SFH guarantees access to safe water in Bugesera

At home in Mayange Sector, Bugesera District in Eastern Province, Anne Mukaruzima, a mother of four, stares the roof with a blank expression. Her chin is cupped in  hands for a long time, before she suddenly delves into an account of her troubled past.
Mukaruzima purifies her family drinking water with Sur’Eau. The says diarrhoea and dysentry were common in the family before SFH extended safe drinking water campaign in Mayange ....
Mukaruzima purifies her family drinking water with Sur’Eau. The says diarrhoea and dysentry were common in the family before SFH extended safe drinking water campaign in Mayange ....

At home in Mayange Sector, Bugesera District in Eastern Province, Anne Mukaruzima, a mother of four, stares the roof with a blank expression. Her chin is cupped in  hands for a long time, before she suddenly delves into an account of her troubled past.

“Diarrhea was on the verge of wiping out my family. Everyone of us was  frequently getting a running stomach, and sometimes it became difficult to nurse my children, because I was also suffering a similar fate,” Mukaruzima says.

As if that was not bad enough, Mukaruzima adds that the disease alternated with scabies.

“This disease hit any body part, and scratching oneself unconsciously is what usually followed, causing unnecessary embarrassment  sometimes.”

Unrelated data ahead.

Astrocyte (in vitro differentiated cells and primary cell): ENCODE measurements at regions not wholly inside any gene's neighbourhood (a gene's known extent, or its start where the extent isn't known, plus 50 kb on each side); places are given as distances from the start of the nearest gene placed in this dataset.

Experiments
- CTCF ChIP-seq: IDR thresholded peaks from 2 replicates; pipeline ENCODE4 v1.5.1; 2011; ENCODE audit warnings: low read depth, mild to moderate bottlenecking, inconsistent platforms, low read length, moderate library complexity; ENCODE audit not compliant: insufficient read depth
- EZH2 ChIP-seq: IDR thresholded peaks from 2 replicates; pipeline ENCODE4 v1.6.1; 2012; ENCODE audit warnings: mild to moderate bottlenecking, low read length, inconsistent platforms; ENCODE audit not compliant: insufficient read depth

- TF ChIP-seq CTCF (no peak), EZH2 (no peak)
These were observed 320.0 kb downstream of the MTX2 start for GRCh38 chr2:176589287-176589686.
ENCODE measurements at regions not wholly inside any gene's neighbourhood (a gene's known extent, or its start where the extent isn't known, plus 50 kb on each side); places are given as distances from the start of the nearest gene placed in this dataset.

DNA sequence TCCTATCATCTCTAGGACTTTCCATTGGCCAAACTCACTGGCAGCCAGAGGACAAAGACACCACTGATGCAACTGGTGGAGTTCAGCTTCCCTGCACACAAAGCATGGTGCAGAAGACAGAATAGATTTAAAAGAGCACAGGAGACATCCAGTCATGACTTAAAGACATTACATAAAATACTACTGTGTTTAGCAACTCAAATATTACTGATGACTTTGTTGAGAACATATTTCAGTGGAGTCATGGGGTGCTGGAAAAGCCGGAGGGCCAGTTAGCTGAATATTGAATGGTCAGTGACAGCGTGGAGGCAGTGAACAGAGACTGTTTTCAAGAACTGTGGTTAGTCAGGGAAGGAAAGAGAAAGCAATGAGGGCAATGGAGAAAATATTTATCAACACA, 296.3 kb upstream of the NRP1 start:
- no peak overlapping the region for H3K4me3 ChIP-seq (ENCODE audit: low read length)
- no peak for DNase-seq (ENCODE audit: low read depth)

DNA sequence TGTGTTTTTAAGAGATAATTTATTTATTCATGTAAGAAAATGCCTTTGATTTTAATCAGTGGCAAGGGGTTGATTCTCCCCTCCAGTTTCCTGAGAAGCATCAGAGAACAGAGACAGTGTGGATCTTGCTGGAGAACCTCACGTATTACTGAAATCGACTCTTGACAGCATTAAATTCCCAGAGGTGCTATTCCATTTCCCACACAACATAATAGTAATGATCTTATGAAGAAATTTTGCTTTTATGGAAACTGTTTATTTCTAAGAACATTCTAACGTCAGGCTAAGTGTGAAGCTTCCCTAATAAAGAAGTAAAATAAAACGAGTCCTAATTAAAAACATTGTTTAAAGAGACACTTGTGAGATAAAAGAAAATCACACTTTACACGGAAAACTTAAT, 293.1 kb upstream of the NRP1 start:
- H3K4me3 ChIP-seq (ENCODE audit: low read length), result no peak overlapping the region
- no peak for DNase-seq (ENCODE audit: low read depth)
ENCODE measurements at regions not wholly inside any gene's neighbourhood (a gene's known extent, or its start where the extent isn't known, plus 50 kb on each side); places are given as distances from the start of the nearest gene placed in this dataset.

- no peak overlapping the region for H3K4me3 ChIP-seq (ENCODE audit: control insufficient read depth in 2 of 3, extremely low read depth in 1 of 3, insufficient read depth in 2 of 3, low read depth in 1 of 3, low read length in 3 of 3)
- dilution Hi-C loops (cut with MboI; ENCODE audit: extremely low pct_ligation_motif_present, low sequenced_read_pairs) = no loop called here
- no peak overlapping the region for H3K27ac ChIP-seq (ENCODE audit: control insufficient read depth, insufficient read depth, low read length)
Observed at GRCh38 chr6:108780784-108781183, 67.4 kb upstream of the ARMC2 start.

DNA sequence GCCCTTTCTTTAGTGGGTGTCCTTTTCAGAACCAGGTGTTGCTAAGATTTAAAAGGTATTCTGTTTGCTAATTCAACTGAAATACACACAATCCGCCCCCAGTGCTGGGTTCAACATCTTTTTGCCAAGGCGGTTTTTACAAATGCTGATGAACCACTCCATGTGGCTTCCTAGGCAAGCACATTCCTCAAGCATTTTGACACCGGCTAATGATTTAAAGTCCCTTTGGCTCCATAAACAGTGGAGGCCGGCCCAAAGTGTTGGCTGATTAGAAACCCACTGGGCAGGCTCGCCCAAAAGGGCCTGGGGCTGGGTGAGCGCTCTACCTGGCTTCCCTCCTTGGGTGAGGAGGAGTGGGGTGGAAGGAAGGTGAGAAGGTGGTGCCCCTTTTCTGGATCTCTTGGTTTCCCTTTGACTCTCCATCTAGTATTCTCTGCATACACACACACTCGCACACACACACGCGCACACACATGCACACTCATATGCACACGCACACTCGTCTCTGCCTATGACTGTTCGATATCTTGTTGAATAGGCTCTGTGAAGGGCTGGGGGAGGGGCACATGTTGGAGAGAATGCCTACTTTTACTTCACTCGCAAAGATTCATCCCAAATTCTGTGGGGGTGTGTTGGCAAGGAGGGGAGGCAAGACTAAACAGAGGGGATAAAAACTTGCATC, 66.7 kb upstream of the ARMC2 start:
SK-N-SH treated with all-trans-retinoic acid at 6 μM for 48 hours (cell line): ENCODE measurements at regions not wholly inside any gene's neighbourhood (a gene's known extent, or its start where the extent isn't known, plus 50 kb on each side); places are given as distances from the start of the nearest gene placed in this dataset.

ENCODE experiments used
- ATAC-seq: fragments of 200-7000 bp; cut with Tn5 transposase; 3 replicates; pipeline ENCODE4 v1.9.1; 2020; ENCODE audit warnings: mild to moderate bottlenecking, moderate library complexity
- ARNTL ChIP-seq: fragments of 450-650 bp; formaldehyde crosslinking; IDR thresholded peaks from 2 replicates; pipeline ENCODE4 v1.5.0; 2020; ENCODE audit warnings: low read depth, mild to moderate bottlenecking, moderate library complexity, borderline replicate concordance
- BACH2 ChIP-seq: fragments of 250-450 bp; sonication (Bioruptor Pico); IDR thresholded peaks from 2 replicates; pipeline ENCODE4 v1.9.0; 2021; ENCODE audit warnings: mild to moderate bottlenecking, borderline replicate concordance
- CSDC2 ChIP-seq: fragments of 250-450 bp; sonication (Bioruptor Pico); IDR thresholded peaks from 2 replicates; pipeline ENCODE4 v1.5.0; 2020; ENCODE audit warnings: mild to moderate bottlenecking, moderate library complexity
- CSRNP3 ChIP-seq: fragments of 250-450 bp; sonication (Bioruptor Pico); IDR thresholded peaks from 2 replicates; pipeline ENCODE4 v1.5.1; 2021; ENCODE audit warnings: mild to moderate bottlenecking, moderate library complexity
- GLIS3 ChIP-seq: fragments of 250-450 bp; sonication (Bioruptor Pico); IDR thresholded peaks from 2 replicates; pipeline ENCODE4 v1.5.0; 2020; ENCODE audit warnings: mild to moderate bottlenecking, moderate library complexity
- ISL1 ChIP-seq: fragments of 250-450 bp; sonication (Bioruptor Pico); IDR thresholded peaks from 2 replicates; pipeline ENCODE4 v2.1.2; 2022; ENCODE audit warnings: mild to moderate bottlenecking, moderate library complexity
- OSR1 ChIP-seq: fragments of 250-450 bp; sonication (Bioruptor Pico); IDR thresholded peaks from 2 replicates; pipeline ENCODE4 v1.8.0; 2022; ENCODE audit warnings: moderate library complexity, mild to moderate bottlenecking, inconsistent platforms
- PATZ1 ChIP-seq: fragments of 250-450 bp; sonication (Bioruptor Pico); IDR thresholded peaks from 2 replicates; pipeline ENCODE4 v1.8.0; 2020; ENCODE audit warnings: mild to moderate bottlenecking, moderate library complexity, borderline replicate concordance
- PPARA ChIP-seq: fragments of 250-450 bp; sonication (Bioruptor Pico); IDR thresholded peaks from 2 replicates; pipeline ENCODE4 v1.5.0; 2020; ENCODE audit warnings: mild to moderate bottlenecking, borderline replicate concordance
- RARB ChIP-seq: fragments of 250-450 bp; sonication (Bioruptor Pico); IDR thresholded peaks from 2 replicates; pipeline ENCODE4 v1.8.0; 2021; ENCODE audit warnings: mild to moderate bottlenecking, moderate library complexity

She says abject poverty  also set in because she was increasingly losing ability to engage in farming. And even her little savings got drained by endless hospital bills.

For a long time in other words, agony became a loyal companion. And for once she got convinced that her family  had been bewitched.

SFH intervenes

It was not until June this year, during  an awareness campaign organised by a community-based organisation (a co-operative  called   Inkubito-mu-bahizi) supported by Society For Family Health (SFH) Rwanda, that Mukaruzima learnt that using ‘unclean’ water could be the cause of her health woes.

She then acquired 150 millilitres of Sur’Eau water disinfectant  bottle, they offered.

“After about three days  of using water purified with this liquid (Sur’Eau), these infections started disappearing,” she says with visible relief.

Mukaruzima reveals that because of SFH’s efforts   through community-based  organisations, she was motivated to  join  Inkubito-mu-bahizi, which now reaches out to more than 350 homes in Bugesera District every month.

Mukaruzima’s only complaint, however, is that Sur’Eau  some times runs out of stock because of the overwhelming demand

She says SFH should boost supply.

According to Martin Nkundumugaba, the SFH central region team leader (which also covers Bugesera, Gicumbi and Kamonyi), a 150mls Sur’Eau bottle sold at Rwf300 can be used to purify up to 1,000 litres of water.

Nkundumugaba said SFH has trained more than 1,140 community health workers in safe water-related skills which they later transferred to residents.

“We use various sensitisation methods such as mobile cinema services, all with an aim of equipping residents with skills related to water treatment, safe storage, among others,” Nkundumugaba said.

According to Francis Karambizi, the director of Health in Bugesera District, the use of Sur’Eau  has supplemented the traditional way of disinfecting water; which is boiling. And more people are taking on its use (Sur’Eau’s) because its not only time saving  but also spares the money that should have been spent on fire wood.

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